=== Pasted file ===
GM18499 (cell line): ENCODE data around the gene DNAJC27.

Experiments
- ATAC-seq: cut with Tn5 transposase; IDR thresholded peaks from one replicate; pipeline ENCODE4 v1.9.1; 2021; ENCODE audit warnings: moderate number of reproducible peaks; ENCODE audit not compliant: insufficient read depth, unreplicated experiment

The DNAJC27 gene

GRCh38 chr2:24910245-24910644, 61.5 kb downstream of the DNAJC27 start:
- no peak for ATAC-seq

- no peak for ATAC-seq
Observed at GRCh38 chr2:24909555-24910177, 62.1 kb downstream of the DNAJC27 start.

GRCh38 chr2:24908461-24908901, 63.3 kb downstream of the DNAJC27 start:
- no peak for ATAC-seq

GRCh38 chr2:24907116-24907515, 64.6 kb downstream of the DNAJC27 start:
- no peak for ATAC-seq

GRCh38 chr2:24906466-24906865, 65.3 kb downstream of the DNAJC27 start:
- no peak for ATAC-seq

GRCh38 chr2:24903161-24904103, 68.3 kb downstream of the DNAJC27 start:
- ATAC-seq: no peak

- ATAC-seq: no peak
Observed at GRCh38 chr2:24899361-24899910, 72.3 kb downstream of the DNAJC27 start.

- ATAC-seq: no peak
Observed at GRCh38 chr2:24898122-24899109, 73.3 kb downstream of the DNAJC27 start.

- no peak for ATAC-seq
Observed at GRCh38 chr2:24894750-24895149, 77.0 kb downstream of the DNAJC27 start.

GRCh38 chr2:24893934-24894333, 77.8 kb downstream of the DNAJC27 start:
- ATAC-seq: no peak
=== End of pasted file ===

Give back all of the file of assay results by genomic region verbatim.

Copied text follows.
GM18499 (cell line): ENCODE data around the gene DNAJC27.

Experiments
- ATAC-seq: cut with Tn5 transposase; IDR thresholded peaks from one replicate; pipeline ENCODE4 v1.9.1; 2021; ENCODE audit warnings: moderate number of reproducible peaks; ENCODE audit not compliant: insufficient read depth, unreplicated experiment

The DNAJC27 gene

GRCh38 chr2:24910245-24910644, 61.5 kb downstream of the DNAJC27 start:
- no peak for ATAC-seq

- no peak for ATAC-seq
Observed at GRCh38 chr2:24909555-24910177, 62.1 kb downstream of the DNAJC27 start.

GRCh38 chr2:24908461-24908901, 63.3 kb downstream of the DNAJC27 start:
- no peak for ATAC-seq

GRCh38 chr2:24907116-24907515, 64.6 kb downstream of the DNAJC27 start:
- no peak for ATAC-seq

GRCh38 chr2:24906466-24906865, 65.3 kb downstream of the DNAJC27 start:
- no peak for ATAC-seq

GRCh38 chr2:24903161-24904103, 68.3 kb downstream of the DNAJC27 start:
- ATAC-seq: no peak

- ATAC-seq: no peak
Observed at GRCh38 chr2:24899361-24899910, 72.3 kb downstream of the DNAJC27 start.

- ATAC-seq: no peak
Observed at GRCh38 chr2:24898122-24899109, 73.3 kb downstream of the DNAJC27 start.

- no peak for ATAC-seq
Observed at GRCh38 chr2:24894750-24895149, 77.0 kb downstream of the DNAJC27 start.

GRCh38 chr2:24893934-24894333, 77.8 kb downstream of the DNAJC27 start:
- ATAC-seq: no peak